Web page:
For more information: Sausmarez Manor , admissions to gardens and sculpture park £6 Guided House Tours £7. You can take the bus to Sausmarez Manor from the St Peter Port bus station on Routes 11 and 91/93 which runs every 30 mins and takes 15 mins
The Little Chapel
One stop on almost every cruise excursion is the Little Chapel, a tiny chapel just a few paces long covered with broken crockery, shells and mosaic. The chapel was built by a local religious brother modelled on the grotto at Lourdes and the first couple of versions didn’t make the grade so this one was built in the 1940s. This labour of love was decorated over some years but it’s quite small and so you’ll probably only be there half an hour. If you want to visit the Little Chapel independently you can take the bus which runs hourly from St Peter Port.
For more information: The Little Chapel, the bus from St Peter Port Bus station to The Little Chapel on Route 71 runs every hour and takes 15-20 mins. The Little Chapel is free but relies on donations.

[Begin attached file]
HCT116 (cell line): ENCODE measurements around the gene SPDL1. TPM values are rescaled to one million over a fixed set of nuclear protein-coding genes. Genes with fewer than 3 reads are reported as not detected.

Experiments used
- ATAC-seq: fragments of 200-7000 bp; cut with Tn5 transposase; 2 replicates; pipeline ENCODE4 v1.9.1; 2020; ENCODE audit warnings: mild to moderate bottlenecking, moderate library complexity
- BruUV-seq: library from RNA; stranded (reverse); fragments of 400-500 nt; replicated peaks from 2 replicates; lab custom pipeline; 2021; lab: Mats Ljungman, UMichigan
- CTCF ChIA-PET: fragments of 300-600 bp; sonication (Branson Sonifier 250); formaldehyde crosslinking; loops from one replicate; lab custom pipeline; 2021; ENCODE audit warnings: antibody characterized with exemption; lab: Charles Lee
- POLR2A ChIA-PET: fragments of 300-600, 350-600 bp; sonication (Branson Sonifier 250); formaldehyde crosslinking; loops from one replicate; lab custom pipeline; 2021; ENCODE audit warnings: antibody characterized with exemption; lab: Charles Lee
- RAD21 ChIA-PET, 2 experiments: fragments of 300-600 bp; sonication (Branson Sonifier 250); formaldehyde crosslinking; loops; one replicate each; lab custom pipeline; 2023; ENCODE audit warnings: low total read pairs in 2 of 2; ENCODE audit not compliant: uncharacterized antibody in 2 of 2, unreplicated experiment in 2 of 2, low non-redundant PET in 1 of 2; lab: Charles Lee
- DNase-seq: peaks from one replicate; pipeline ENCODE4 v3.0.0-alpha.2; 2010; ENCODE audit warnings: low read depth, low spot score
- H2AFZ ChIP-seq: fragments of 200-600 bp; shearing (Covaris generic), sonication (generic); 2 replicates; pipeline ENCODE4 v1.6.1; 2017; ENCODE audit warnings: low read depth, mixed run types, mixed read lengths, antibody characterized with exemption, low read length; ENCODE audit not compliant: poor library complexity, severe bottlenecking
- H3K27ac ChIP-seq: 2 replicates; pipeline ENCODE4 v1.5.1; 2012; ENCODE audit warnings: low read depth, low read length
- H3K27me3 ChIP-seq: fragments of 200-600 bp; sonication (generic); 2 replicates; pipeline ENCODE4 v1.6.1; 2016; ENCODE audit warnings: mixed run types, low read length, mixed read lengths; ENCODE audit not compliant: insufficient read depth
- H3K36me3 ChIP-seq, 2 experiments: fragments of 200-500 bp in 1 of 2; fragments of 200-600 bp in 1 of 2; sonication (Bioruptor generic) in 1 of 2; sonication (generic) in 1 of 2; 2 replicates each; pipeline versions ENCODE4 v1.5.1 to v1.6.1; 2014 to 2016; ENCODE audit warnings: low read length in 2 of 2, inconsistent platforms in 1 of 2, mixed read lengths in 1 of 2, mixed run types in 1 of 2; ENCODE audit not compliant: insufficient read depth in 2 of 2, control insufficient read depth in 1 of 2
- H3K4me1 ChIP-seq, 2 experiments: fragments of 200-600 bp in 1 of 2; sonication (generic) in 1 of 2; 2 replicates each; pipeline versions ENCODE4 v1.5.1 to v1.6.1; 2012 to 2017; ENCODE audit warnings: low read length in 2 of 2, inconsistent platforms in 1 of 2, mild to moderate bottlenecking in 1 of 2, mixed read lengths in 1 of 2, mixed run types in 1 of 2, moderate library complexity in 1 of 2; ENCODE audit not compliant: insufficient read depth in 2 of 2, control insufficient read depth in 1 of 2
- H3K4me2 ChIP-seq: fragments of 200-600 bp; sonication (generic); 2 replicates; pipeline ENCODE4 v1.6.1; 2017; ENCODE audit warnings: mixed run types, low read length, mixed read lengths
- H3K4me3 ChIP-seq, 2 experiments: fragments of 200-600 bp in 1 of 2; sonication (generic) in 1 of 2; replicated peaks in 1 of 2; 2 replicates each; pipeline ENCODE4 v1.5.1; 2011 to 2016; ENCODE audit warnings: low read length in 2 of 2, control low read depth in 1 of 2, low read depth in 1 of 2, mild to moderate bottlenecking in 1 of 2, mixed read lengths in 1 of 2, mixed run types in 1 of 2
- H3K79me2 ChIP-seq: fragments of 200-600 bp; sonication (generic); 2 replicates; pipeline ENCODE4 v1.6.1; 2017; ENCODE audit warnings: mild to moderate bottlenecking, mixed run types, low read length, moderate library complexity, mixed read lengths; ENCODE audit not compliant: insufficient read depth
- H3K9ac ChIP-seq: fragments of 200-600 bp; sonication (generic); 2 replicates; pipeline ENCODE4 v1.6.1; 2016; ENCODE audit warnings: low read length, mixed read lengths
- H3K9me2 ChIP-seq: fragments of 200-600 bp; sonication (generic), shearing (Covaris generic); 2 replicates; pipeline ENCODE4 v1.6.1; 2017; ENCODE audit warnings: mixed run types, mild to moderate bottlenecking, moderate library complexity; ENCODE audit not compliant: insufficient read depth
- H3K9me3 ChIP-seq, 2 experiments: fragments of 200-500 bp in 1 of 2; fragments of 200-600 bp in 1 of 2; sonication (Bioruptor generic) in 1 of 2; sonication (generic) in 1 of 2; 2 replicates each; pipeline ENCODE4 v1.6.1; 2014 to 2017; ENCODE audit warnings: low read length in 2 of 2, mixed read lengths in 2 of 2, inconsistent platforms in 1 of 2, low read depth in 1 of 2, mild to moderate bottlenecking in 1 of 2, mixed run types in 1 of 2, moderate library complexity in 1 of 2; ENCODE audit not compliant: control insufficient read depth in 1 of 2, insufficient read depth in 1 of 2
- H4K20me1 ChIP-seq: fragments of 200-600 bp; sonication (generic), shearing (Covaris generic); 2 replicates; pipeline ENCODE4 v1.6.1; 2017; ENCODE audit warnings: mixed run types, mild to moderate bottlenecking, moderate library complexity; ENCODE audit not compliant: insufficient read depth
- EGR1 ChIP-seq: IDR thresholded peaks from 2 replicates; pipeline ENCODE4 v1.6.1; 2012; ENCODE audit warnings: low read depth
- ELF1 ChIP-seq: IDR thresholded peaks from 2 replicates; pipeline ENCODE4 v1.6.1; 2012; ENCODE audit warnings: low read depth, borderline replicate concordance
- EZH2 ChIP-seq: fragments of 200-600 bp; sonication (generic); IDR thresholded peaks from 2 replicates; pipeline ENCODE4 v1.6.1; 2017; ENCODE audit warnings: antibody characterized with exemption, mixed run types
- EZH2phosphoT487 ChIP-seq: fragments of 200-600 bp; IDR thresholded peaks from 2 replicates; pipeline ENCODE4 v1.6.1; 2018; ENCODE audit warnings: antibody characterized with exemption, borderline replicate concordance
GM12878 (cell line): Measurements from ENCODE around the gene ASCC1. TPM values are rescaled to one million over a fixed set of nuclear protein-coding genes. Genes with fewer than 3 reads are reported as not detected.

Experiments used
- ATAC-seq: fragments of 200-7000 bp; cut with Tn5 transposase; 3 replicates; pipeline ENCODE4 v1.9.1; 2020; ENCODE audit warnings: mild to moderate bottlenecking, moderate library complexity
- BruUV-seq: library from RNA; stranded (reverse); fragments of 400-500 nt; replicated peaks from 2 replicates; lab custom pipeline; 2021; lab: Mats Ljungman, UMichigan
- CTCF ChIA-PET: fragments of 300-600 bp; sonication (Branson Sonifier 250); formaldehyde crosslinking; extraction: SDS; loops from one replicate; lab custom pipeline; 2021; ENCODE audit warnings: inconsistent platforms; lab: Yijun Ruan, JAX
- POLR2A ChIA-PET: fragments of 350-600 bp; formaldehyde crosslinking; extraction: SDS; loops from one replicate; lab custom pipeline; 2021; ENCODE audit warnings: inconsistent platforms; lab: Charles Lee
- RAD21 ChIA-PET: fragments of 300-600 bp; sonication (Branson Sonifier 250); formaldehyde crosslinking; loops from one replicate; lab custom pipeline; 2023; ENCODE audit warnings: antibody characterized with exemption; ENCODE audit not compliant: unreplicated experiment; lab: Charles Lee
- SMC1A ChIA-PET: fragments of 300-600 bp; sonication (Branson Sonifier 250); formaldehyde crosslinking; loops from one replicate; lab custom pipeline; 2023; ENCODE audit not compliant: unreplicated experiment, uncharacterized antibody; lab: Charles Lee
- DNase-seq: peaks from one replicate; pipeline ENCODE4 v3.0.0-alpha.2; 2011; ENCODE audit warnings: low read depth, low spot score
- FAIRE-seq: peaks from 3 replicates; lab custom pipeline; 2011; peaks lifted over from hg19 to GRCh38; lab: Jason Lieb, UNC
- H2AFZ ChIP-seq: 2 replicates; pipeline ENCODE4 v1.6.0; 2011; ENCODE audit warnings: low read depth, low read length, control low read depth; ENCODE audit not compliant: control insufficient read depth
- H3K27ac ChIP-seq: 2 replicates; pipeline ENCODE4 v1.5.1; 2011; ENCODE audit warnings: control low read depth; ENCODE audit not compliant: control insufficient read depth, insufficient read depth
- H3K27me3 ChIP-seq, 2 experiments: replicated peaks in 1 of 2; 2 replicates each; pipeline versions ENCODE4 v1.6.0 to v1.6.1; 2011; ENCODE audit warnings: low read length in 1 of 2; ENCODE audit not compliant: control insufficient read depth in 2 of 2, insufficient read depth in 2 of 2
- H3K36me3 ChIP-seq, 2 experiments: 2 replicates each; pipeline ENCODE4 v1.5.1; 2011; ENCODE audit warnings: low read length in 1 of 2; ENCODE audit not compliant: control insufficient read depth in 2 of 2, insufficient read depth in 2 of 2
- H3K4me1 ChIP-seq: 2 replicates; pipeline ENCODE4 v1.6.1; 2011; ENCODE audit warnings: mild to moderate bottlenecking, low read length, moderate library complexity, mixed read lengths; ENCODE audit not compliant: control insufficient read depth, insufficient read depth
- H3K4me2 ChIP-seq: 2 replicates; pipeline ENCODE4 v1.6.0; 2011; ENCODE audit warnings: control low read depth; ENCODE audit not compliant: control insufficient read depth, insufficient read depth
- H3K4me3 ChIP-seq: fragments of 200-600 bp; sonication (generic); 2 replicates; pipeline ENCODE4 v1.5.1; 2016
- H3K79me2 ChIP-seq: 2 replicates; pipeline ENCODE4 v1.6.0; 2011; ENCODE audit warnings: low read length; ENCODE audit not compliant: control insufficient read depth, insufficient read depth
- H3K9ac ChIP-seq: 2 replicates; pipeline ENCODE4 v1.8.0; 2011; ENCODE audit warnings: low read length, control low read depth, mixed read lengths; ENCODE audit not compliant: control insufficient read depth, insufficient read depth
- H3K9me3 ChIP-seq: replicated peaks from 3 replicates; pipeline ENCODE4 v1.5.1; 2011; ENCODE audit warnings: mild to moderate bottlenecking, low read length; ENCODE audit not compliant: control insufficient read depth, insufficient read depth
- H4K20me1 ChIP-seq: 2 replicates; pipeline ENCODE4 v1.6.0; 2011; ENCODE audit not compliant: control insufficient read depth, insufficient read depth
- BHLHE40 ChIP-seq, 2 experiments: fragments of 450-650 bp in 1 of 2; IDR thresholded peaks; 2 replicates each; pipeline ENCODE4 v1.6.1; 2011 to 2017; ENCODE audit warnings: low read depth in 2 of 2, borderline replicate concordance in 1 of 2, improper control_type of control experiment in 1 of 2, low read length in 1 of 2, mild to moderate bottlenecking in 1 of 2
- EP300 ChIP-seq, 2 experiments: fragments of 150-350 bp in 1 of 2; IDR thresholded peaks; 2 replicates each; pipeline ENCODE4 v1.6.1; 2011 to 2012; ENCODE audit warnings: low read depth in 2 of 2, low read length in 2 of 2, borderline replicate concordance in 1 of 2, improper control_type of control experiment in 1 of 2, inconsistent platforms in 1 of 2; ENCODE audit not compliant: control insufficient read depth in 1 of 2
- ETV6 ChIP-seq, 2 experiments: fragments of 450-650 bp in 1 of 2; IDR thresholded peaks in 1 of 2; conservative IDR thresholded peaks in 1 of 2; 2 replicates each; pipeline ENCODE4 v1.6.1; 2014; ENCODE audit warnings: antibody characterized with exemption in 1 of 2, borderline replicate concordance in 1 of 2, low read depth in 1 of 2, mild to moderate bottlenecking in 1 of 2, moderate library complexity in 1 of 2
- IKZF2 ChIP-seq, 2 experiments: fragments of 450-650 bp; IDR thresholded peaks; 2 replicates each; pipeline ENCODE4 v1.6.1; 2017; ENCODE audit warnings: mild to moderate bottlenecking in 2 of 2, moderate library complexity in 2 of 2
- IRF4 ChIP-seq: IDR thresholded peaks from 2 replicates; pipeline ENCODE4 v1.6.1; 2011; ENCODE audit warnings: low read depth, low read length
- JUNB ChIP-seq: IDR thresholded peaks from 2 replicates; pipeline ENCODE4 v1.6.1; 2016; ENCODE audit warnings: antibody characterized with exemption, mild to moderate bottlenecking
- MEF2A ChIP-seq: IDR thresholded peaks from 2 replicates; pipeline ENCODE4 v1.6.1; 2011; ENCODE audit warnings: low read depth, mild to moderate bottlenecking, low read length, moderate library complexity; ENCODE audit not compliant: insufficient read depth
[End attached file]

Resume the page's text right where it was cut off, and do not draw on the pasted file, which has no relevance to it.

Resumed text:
Visiting Sark and Herm
The smaller islands of Sark and Herm can be reached by ferry from Guernsey and visited as a day trip, although you’d need to plan your timings carefully to be sure to get back in time for the cruise departure. As the Sark crossing is longer, and can be cancelled in case of rough seas, this is one that I would probably do as an organised cruise excursion to take any pressure off you in case things go wrong. The island of Herm is smaller and the crossing only takes 20 minutes so this is more feasible to visit independently, when you can enjoy the unspoilt beaches and walking paths as there are no cars on the islands.